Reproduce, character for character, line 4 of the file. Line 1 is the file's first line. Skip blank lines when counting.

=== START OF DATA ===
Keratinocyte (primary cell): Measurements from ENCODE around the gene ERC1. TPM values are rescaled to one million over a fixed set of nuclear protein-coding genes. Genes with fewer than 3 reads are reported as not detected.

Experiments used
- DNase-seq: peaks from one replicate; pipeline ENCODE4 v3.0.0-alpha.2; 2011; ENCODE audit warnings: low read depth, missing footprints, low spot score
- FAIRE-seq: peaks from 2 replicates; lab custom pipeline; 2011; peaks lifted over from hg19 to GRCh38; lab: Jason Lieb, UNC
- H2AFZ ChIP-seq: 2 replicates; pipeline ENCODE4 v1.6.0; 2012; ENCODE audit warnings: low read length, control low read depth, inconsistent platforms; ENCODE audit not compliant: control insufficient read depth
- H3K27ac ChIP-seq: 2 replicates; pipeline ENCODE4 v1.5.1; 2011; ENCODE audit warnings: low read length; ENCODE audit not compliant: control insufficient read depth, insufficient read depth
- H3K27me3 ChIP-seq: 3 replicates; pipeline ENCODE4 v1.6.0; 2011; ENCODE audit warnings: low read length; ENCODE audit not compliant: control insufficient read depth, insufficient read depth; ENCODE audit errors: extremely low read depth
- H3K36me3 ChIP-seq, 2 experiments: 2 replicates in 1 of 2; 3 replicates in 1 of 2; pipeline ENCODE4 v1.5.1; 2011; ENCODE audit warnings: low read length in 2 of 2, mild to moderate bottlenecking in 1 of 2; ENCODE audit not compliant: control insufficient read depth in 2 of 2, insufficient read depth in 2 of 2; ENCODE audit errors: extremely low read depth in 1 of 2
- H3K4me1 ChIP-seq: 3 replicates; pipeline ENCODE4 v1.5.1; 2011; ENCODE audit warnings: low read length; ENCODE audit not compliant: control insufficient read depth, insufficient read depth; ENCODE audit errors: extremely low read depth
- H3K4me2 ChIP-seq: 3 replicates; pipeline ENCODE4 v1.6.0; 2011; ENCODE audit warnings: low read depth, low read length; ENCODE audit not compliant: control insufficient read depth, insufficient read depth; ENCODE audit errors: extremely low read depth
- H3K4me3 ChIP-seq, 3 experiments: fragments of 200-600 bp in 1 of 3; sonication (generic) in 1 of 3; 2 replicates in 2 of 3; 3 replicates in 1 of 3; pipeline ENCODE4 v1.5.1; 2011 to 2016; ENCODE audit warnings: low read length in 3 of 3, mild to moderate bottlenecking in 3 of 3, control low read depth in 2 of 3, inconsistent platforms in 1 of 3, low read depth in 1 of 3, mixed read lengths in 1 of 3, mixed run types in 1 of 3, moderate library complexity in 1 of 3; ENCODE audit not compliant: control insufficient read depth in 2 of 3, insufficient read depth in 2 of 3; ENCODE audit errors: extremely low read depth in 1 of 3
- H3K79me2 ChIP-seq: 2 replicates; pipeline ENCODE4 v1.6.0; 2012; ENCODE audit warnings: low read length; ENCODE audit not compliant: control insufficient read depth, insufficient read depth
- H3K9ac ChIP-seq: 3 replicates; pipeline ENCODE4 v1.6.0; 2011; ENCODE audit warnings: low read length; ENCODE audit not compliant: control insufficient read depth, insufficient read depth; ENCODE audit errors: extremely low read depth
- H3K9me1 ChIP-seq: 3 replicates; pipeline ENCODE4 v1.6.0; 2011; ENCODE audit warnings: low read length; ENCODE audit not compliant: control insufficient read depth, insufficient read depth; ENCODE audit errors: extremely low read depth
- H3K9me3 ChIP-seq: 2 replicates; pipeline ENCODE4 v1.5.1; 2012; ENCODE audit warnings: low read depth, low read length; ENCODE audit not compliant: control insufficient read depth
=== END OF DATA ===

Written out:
- FAIRE-seq: peaks from 2 replicates; lab custom pipeline; 2011; peaks lifted over from hg19 to GRCh38; lab: Jason Lieb, UNC